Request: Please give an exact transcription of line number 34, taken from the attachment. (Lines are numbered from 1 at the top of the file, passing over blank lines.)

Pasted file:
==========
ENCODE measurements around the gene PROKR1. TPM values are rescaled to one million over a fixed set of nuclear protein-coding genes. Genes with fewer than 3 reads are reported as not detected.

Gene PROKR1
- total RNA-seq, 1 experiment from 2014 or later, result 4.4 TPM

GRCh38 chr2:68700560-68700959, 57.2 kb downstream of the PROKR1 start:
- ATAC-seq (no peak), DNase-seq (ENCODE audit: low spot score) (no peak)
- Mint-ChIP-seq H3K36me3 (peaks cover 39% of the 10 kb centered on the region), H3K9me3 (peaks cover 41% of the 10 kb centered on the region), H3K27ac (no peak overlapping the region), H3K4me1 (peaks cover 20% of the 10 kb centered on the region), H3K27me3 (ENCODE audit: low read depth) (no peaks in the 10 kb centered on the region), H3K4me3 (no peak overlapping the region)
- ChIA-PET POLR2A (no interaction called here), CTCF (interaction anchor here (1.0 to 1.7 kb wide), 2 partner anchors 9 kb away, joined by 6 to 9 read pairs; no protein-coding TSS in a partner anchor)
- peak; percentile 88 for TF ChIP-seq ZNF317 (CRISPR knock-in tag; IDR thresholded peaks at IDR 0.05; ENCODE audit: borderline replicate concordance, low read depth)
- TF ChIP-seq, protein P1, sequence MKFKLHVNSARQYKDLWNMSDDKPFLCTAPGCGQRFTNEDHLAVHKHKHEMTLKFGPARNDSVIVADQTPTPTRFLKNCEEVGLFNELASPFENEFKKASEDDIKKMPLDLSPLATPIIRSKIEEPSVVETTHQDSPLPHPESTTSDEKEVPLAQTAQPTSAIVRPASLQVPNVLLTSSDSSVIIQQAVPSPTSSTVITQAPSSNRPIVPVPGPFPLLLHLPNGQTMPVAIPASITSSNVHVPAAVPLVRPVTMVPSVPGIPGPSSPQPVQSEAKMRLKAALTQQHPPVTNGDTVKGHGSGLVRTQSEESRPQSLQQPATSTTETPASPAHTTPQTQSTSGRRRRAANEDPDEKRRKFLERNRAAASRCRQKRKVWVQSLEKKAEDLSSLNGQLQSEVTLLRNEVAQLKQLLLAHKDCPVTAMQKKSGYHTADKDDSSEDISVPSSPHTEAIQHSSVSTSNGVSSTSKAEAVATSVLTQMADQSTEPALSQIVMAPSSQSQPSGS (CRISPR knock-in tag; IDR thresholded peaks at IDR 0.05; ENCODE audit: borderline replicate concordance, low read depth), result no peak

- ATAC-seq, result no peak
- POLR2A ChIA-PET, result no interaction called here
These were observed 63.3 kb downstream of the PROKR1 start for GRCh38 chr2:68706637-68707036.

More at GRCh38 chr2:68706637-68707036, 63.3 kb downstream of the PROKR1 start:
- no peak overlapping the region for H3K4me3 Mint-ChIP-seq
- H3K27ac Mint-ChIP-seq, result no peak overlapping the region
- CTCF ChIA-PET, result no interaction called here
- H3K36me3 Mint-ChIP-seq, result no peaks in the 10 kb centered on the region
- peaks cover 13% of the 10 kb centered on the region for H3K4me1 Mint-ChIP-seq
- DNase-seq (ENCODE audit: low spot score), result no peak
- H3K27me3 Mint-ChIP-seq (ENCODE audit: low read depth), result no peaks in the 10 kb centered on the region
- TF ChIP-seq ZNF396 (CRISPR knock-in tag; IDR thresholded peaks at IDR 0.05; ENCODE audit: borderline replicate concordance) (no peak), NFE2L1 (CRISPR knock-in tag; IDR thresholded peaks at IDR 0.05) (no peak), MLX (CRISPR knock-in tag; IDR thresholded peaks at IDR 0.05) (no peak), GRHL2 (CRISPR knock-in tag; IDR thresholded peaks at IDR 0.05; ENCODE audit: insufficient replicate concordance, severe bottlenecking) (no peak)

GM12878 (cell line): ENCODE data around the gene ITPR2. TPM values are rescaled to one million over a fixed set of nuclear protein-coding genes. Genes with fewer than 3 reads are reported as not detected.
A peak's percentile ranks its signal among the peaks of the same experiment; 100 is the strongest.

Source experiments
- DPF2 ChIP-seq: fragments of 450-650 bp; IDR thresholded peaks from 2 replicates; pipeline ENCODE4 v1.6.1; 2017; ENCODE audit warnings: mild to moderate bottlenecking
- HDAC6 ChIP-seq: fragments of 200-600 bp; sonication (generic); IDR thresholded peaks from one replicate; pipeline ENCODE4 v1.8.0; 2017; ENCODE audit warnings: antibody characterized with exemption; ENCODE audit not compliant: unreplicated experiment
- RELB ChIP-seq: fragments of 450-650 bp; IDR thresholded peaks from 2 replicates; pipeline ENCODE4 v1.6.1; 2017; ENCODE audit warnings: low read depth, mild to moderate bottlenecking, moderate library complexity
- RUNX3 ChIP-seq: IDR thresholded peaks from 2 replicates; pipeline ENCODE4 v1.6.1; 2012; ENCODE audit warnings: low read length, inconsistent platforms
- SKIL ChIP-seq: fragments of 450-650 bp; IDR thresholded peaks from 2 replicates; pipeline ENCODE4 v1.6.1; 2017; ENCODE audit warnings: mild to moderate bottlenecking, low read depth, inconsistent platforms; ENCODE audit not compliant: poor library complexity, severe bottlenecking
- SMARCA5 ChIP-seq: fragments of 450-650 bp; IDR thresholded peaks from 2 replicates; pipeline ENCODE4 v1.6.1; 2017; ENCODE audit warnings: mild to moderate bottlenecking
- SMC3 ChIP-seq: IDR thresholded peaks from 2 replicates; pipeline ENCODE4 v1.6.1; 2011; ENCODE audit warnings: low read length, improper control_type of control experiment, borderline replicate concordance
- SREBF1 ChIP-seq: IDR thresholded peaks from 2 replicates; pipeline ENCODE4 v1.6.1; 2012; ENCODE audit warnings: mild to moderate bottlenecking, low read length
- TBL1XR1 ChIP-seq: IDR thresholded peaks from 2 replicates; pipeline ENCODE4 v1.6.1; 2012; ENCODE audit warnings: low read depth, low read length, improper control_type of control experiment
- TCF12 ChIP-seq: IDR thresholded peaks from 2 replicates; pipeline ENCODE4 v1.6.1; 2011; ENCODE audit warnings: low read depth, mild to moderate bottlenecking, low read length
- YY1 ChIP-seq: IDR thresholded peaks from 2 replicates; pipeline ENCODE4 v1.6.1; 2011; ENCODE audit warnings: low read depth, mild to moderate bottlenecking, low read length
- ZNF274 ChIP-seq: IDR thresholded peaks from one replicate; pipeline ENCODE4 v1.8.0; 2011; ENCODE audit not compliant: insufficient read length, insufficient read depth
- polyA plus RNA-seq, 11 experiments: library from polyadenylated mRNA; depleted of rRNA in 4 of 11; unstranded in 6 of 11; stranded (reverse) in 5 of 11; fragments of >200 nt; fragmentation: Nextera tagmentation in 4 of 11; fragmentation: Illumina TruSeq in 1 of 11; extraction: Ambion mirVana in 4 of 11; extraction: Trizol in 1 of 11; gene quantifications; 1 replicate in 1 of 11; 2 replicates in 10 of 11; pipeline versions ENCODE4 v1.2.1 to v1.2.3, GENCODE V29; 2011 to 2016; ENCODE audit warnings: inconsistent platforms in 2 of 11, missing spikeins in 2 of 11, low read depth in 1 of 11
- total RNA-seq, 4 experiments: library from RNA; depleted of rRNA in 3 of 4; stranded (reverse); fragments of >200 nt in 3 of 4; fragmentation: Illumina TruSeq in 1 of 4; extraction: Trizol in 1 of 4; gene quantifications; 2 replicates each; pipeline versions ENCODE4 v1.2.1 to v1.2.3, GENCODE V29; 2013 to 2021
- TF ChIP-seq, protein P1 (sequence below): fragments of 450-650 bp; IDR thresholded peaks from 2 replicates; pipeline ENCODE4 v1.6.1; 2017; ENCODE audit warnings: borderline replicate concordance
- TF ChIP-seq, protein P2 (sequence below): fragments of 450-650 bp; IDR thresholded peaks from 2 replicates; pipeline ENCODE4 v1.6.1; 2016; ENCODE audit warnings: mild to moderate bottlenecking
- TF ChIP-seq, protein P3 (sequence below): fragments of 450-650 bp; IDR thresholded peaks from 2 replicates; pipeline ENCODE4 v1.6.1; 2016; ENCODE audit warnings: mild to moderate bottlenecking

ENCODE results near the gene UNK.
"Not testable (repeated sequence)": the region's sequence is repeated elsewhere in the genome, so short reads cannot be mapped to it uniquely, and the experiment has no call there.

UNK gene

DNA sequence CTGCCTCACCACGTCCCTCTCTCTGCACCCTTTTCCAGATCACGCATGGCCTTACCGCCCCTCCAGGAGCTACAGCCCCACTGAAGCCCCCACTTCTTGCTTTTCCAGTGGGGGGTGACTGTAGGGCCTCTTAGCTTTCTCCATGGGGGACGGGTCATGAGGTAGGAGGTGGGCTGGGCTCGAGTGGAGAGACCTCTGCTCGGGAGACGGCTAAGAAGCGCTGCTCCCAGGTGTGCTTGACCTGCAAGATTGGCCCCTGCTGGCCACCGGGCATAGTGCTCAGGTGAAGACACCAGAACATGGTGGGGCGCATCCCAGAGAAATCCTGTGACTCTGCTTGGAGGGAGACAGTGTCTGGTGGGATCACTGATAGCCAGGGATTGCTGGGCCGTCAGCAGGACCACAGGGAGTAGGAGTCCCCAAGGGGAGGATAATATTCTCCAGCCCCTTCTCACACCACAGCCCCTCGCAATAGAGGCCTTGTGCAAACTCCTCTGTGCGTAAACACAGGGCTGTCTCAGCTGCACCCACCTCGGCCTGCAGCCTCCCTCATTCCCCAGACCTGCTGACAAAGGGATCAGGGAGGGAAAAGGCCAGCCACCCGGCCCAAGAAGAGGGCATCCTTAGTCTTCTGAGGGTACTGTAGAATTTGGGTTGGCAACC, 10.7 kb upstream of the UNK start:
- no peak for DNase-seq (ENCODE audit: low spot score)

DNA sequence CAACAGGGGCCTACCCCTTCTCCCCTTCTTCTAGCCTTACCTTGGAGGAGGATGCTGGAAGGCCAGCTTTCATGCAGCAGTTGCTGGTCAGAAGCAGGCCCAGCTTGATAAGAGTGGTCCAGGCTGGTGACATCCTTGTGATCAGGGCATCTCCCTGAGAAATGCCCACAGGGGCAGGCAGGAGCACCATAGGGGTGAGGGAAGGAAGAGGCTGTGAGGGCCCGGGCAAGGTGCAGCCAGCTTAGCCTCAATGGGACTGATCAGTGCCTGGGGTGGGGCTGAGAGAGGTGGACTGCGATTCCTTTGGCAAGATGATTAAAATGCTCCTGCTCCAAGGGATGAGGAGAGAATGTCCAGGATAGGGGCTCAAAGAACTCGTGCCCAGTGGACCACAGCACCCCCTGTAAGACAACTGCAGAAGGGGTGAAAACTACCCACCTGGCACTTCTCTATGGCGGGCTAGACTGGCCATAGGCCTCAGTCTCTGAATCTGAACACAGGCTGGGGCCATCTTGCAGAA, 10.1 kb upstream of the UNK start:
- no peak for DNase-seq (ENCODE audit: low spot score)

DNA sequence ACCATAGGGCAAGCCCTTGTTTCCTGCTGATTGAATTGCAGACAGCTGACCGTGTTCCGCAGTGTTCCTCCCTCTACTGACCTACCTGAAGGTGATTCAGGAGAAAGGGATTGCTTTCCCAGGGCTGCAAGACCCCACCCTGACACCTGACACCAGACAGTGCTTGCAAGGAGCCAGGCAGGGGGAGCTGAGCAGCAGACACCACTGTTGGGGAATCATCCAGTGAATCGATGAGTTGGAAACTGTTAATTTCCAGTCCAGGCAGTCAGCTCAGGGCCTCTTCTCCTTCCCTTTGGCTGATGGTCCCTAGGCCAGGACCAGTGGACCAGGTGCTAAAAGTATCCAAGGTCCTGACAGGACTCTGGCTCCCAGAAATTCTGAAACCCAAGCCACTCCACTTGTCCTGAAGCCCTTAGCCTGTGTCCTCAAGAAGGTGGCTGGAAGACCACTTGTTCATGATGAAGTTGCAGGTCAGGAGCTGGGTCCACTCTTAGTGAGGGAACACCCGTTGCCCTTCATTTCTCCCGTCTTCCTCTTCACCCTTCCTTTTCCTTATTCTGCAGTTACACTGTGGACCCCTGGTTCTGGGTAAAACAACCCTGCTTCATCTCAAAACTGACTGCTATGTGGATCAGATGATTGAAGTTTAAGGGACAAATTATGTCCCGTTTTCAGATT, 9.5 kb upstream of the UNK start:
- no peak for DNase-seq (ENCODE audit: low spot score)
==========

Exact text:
- TCF12 ChIP-seq: IDR thresholded peaks from 2 replicates; pipeline ENCODE4 v1.6.1; 2011; ENCODE audit warnings: low read depth, mild to moderate bottlenecking, low read length